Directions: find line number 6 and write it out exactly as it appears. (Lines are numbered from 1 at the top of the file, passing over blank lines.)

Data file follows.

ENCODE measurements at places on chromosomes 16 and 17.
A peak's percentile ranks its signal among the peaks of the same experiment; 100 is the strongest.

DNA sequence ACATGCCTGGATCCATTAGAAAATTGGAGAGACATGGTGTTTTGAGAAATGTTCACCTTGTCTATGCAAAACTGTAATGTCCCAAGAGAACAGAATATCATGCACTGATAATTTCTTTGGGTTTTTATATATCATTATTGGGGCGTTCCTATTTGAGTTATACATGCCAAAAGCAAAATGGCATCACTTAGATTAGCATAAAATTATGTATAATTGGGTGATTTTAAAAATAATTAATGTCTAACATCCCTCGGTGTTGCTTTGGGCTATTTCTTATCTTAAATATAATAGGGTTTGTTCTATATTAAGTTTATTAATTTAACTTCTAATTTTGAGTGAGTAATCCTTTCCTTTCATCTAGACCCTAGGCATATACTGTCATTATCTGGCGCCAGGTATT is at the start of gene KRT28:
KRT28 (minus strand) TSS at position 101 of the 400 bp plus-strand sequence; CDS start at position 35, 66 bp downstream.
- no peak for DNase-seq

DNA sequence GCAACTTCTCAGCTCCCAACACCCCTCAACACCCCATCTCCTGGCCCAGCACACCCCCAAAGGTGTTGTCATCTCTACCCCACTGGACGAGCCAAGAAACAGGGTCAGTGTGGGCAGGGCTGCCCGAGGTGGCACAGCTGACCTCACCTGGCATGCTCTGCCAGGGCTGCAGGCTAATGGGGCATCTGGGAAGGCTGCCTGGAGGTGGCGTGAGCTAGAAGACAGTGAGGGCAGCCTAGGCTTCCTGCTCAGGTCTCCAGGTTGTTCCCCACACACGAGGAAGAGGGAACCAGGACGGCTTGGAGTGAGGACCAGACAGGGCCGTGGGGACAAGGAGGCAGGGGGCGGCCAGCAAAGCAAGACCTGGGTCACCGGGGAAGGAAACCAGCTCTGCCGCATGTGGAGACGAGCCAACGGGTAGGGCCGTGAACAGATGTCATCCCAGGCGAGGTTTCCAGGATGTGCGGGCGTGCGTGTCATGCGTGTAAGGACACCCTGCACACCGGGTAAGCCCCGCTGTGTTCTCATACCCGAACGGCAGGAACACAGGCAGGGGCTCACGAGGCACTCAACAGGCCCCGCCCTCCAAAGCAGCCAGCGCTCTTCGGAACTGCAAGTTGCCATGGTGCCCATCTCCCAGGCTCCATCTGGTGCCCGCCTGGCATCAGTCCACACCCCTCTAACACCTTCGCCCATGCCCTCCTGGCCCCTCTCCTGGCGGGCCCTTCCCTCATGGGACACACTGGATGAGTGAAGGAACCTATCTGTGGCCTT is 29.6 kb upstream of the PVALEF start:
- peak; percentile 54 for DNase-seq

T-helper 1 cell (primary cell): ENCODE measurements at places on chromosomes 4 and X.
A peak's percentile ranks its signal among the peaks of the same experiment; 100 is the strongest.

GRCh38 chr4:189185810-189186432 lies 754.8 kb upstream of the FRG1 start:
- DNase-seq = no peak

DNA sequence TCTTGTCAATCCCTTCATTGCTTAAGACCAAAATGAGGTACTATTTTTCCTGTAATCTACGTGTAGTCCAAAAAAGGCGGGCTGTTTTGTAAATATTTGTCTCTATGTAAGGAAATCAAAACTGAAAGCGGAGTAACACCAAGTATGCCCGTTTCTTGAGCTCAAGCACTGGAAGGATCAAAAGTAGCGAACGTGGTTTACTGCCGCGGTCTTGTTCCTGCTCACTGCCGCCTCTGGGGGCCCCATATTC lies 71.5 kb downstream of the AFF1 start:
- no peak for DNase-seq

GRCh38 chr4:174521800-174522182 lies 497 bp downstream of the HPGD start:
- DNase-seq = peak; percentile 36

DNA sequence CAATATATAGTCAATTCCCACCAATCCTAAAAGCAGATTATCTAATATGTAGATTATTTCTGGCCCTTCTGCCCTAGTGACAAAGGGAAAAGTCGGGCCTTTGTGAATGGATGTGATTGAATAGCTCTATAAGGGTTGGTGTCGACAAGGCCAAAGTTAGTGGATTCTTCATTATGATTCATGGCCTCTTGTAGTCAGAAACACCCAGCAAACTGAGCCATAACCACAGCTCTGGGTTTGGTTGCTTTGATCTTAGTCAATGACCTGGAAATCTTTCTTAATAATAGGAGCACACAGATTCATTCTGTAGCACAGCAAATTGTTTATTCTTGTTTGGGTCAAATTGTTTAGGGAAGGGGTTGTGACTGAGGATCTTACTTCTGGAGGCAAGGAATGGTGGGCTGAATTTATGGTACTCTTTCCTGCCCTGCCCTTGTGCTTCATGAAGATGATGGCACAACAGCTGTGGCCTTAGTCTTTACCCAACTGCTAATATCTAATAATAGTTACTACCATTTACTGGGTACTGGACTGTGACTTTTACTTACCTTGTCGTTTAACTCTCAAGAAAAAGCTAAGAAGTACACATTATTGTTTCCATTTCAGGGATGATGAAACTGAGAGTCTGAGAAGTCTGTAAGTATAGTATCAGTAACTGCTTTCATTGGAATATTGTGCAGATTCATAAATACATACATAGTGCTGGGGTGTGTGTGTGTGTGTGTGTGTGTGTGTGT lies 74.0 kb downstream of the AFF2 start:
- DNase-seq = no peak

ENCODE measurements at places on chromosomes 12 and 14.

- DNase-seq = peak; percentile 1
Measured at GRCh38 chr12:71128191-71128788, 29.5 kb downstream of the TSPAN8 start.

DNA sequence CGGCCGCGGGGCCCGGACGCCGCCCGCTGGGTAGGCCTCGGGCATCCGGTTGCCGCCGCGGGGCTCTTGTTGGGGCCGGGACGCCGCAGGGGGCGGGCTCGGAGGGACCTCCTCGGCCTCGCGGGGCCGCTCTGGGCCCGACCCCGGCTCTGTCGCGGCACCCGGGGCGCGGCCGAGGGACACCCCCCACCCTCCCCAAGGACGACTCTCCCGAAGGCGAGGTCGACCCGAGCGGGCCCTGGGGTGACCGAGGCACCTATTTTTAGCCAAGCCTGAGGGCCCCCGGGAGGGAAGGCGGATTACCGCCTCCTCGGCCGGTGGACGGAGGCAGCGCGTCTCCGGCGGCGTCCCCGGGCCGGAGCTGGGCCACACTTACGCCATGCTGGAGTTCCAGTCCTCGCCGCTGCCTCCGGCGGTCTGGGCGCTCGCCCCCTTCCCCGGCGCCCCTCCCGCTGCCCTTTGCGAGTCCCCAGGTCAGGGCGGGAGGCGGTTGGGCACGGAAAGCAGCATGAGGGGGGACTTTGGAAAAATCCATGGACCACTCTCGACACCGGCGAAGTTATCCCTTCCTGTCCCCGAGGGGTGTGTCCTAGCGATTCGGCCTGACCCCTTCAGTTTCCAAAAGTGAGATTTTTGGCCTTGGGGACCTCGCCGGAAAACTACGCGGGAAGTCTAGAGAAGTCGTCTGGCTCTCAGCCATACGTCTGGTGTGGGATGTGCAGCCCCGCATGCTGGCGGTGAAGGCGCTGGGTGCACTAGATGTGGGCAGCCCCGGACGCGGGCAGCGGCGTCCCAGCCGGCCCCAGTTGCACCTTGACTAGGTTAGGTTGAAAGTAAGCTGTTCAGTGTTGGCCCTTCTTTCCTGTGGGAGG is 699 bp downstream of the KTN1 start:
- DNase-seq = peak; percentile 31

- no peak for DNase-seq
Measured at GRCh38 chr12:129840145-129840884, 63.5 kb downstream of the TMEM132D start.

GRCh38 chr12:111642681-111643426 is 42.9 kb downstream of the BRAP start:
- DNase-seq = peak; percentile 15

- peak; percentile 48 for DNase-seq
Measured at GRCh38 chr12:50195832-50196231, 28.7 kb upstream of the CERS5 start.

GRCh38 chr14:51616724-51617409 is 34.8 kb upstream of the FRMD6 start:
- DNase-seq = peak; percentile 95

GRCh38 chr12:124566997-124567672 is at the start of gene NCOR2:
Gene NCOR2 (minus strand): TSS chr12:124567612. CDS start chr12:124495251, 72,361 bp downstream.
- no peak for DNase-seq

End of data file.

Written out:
DNA sequence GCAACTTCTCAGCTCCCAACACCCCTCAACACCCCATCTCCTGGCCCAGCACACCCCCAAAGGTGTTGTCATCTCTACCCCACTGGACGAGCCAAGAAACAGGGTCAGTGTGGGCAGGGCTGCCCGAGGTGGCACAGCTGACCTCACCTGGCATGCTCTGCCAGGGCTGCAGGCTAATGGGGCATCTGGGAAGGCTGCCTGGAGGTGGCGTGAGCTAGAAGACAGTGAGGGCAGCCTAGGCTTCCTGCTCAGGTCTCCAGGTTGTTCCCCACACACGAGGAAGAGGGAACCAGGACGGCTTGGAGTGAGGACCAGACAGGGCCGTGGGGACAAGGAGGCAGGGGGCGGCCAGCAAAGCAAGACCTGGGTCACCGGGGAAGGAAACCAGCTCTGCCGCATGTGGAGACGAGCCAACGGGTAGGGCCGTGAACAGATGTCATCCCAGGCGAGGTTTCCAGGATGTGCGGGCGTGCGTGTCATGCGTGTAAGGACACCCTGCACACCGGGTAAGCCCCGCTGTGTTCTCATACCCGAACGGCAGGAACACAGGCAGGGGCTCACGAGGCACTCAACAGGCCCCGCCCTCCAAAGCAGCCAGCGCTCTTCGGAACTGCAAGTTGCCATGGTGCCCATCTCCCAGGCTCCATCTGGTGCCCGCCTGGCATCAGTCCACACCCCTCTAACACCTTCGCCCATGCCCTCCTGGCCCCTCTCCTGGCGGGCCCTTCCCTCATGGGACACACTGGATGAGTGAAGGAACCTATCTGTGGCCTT is 29.6 kb upstream of the PVALEF start: